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|My Man Jeeves||P. G. Wodehouse|
Doing Clarence A Bit Of Good
|Page 4 of 11||
He was a little thin, nervous-looking chappie of about thirty-five. His hair was getting grey at the temples and straggly on top. He wore pince-nez, and he had a drooping moustache. I'm no Bombardier Wells myself, but in front of Clarence I felt quite a nut. And Elizabeth, mind you, is one of those tall, splendid girls who look like princesses. Honestly, I believe women do it out of pure cussedness.
"How do you do, Mr. Pepper? Hark! Can you hear a mewing cat?" said Clarence. All in one breath, don't you know.
"Eh?" I said.
"A mewing cat. I feel sure I hear a mewing cat. Listen!"
While we were listening the door opened, and a white-haired old gentleman came in. He was built on the same lines as Clarence, but was an earlier model. I took him correctly, to be Mr. Yeardsley, senior. Elizabeth introduced us.
"Father," said Clarence, "did you meet a mewing cat outside? I feel positive I heard a cat mewing."
"No," said the father, shaking his head; "no mewing cat."
"I can't bear mewing cats," said Clarence. "A mewing cat gets on my nerves!"
"A mewing cat is so trying," said Elizabeth.
"I dislike mewing cats," said old Mr. Yeardsley.
That was all about mewing cats for the moment. They seemed to think they had covered the ground satisfactorily, and they went back to pictures.
We talked pictures steadily till it was time to dress for dinner. At least, they did. I just sort of sat around. Presently the subject of picture-robberies came up. Somebody mentioned the "Monna Lisa," and then I happened to remember seeing something in the evening paper, as I was coming down in the train, about some fellow somewhere having had a valuable painting pinched by burglars the night before. It was the first time I had had a chance of breaking into the conversation with any effect, and I meant to make the most of it. The paper was in the pocket of my overcoat in the hall. I went and fetched it.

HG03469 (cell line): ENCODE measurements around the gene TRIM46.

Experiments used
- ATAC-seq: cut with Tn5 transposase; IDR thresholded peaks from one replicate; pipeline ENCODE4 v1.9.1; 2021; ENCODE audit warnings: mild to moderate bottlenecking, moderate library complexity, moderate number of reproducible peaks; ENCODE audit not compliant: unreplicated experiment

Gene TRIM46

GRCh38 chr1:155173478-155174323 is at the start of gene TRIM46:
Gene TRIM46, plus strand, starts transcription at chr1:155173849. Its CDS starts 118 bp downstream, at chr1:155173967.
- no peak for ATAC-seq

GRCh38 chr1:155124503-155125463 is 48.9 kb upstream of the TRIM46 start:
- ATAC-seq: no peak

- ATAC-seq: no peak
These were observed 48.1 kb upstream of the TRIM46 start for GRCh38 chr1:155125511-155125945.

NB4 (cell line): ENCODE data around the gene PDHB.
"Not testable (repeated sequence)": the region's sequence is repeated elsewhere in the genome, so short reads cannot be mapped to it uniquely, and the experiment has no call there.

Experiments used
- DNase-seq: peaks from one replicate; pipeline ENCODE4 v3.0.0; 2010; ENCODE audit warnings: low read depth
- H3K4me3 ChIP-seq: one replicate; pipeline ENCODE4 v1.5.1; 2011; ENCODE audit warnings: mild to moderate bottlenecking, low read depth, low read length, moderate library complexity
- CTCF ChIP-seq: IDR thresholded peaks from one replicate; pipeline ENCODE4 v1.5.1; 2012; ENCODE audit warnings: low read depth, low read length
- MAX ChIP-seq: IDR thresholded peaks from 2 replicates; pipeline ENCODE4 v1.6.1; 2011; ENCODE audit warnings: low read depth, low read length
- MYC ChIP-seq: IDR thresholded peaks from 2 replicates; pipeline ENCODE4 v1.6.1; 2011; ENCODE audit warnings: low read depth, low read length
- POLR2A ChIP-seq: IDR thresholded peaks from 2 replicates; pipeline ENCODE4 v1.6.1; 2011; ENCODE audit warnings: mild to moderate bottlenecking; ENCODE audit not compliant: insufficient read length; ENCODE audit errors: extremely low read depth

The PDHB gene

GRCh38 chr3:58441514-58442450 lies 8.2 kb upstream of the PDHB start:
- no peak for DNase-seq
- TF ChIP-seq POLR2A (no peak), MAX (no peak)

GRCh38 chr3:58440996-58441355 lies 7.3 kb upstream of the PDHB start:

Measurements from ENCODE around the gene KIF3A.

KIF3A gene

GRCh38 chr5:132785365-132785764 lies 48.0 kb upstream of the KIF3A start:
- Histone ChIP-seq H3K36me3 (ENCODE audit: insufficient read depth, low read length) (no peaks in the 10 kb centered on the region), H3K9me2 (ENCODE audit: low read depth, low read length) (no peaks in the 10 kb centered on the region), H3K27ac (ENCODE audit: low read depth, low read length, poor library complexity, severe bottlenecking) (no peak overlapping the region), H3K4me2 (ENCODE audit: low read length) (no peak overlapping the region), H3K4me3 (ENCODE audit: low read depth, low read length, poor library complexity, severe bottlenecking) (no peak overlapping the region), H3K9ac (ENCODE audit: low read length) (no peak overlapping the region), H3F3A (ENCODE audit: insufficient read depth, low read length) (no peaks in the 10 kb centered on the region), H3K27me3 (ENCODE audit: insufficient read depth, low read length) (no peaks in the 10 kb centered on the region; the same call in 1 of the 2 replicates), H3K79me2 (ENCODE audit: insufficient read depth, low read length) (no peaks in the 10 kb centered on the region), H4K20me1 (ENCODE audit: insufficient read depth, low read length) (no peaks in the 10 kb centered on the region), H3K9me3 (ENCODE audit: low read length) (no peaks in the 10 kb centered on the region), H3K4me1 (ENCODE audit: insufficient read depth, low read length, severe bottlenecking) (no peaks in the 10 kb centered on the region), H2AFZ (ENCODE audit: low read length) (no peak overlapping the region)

"Here it is," I said. "A Romney belonging to Sir Bellamy Palmer----"
They all shouted "What!" exactly at the same time, like a chorus. Elizabeth grabbed the paper.
"Let me look! Yes. 'Late last night burglars entered the residence of Sir Bellamy Palmer, Dryden Park, Midford, Hants----'
"Why, that's near here," I said. "I passed through Midford----"
"Dryden Park is only two miles from this house," said Elizabeth. I noticed her eyes were sparkling.
"Only two miles!" she said. "It might have been us! It might have been the 'Venus'!"
Old Mr. Yeardsley bounded in his chair.
"The 'Venus'!" he cried.
They all seemed wonderfully excited. My little contribution to the evening's chat had made quite a hit.
Why I didn't notice it before I don't know, but it was not till Elizabeth showed it to me after dinner that I had my first look at the Yeardsley "Venus." When she led me up to it, and switched on the light, it seemed impossible that I could have sat right through dinner without noticing it. But then, at meals, my attention is pretty well riveted on the foodstuffs. Anyway, it was not till Elizabeth showed it to me that I was aware of its existence.
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|My Man Jeeves
P. G. Wodehouse
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